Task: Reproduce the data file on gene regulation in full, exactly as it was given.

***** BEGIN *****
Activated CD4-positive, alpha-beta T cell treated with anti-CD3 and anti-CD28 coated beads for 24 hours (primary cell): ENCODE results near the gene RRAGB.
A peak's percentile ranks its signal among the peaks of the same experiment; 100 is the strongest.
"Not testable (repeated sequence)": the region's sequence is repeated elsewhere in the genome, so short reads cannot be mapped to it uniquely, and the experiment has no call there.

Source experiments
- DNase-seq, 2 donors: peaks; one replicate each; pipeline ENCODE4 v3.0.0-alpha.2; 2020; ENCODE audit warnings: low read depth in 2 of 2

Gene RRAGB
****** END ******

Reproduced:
Activated CD4-positive, alpha-beta T cell treated with anti-CD3 and anti-CD28 coated beads for 24 hours (primary cell): ENCODE results near the gene RRAGB.
A peak's percentile ranks its signal among the peaks of the same experiment; 100 is the strongest.
"Not testable (repeated sequence)": the region's sequence is repeated elsewhere in the genome, so short reads cannot be mapped to it uniquely, and the experiment has no call there.

Source experiments
- DNase-seq, 2 donors: peaks; one replicate each; pipeline ENCODE4 v3.0.0-alpha.2; 2020; ENCODE audit warnings: low read depth in 2 of 2

Gene RRAGB